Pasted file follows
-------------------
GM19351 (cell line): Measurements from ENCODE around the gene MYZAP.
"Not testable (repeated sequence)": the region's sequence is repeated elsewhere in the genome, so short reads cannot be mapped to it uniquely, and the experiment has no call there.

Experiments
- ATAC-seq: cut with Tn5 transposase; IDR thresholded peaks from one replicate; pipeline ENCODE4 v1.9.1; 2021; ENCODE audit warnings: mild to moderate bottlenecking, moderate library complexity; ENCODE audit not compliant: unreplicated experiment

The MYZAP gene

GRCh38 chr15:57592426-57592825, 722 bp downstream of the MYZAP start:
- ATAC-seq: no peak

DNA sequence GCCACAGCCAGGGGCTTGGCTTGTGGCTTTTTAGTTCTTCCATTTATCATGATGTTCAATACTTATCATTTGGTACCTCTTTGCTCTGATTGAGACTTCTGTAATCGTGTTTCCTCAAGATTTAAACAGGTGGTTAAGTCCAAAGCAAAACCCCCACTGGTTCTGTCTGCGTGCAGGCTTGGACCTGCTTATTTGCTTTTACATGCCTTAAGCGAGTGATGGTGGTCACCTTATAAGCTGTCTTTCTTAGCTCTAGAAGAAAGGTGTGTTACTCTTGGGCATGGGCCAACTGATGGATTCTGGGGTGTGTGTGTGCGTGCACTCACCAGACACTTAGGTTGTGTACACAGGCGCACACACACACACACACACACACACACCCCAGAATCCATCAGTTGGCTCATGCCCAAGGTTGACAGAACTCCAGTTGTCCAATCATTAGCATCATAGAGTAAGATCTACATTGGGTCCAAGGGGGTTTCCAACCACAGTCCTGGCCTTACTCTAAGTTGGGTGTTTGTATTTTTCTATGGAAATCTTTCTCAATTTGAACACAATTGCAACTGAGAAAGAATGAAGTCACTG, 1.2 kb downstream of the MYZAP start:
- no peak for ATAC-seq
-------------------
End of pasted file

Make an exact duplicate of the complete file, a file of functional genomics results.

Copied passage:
GM19351 (cell line): Measurements from ENCODE around the gene MYZAP.
"Not testable (repeated sequence)": the region's sequence is repeated elsewhere in the genome, so short reads cannot be mapped to it uniquely, and the experiment has no call there.

Experiments
- ATAC-seq: cut with Tn5 transposase; IDR thresholded peaks from one replicate; pipeline ENCODE4 v1.9.1; 2021; ENCODE audit warnings: mild to moderate bottlenecking, moderate library complexity; ENCODE audit not compliant: unreplicated experiment

The MYZAP gene

GRCh38 chr15:57592426-57592825, 722 bp downstream of the MYZAP start:
- ATAC-seq: no peak

DNA sequence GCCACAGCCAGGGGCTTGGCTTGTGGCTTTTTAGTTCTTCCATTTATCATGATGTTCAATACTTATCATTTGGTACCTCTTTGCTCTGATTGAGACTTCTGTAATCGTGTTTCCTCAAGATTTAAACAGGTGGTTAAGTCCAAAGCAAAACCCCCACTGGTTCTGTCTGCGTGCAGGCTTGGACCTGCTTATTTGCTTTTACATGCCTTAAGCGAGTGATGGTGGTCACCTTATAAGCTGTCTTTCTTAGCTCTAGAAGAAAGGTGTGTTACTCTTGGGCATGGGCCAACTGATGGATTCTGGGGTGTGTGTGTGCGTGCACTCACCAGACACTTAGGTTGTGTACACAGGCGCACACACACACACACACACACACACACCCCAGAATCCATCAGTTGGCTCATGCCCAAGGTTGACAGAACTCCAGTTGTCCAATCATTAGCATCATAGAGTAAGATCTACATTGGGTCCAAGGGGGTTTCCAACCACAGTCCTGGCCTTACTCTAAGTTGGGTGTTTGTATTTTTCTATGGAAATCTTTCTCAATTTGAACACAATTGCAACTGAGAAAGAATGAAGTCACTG, 1.2 kb downstream of the MYZAP start:
- no peak for ATAC-seq